Chapter

Conclusions

Sonia Alonso

in Challenging the State: Devolution and the Battle for Partisan Credibility

Published in print April 2012 | ISBN: 9780199691579
Published online September 2012 | e-ISBN: 9780191741234 | DOI: http://dx.doi.org/10.1093/acprof:oso/9780199691579.003.0009

Series: Comparative Politics

Conclusions

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This chapter returns to the paradoxes discussed at the beginning of the book in order to assess them critically. The chapter concludes that the main rationale behind devolution was the protection of the state parties’ electoral majorities and that devolution did not appease the secessionist demands. In the four cases under analysis, devolution encouraged peripheral parties further in their demands. The question then is not how much decentralization is enough to make peripheral parties redundant but whether the spiral of radicalization can be stopped. And the chapter’s answer is that only full independence can completely remove the give-and-take politics of decentralized states. Anything short of independence leaves space for the pro-periphery grievance whereas the neutralization of the peripheral party threat requires a degree of consensus among state parties that the dynamic of electoral competition disincentives.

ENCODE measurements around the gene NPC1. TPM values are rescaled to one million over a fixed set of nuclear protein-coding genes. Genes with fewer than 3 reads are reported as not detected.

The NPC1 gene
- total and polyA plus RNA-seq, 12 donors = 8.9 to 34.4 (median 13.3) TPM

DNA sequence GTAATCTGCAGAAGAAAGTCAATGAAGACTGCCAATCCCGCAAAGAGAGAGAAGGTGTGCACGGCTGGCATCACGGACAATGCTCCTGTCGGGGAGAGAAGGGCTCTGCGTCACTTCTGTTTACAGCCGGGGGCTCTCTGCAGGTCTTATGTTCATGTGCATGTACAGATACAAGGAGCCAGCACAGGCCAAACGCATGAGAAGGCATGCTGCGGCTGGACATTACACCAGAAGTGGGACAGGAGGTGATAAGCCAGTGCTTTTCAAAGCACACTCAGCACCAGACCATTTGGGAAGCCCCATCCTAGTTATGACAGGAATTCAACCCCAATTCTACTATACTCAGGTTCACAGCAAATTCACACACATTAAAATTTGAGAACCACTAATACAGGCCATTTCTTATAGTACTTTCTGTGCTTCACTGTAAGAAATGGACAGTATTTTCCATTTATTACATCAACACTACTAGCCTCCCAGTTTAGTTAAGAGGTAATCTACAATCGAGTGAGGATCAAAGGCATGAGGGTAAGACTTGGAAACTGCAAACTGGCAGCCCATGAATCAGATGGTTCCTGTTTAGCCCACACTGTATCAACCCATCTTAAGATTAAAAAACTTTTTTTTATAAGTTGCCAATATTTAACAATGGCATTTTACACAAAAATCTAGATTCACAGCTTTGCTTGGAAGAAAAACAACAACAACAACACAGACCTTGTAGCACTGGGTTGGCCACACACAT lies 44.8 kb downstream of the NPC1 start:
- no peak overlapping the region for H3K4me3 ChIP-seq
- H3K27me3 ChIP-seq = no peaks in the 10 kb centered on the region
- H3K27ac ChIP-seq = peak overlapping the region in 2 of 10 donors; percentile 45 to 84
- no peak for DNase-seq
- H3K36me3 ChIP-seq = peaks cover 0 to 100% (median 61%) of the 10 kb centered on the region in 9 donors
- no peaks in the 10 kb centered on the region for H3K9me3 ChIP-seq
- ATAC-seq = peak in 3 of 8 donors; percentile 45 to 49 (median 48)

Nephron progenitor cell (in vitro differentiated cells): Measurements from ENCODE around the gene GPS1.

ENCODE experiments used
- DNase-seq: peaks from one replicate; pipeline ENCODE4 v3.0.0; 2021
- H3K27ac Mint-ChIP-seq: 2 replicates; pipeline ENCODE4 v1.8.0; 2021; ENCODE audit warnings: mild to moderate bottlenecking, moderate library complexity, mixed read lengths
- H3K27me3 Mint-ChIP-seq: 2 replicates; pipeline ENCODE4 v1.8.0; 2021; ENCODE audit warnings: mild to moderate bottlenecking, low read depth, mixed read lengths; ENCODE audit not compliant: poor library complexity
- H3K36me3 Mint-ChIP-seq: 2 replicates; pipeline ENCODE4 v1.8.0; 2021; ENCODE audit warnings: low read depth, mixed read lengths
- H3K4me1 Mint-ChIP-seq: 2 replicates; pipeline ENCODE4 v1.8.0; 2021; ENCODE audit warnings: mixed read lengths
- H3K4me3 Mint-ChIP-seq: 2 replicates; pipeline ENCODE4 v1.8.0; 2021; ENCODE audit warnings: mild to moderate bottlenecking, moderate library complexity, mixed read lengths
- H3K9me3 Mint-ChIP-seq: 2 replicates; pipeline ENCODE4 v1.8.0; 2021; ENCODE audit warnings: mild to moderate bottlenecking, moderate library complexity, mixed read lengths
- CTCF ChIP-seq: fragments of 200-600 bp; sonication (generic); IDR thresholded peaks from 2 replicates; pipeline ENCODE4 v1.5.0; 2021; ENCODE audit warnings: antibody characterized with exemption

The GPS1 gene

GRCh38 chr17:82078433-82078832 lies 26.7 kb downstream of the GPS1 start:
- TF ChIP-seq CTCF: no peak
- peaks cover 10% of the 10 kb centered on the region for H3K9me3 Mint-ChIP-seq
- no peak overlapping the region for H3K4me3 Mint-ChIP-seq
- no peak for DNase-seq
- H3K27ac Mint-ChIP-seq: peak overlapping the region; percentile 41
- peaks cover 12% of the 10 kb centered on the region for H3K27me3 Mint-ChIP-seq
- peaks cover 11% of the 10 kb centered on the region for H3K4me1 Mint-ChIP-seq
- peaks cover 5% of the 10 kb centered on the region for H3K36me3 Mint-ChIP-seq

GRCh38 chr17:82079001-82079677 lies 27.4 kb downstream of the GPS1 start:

Keywords: paradox of devolution; paradox of policy success; separatism; devolution; centre–periphery conflict; decentralized state; electoral geography; electoral strategies

Chapter.  5529 words. 

Subjects: Comparative Politics

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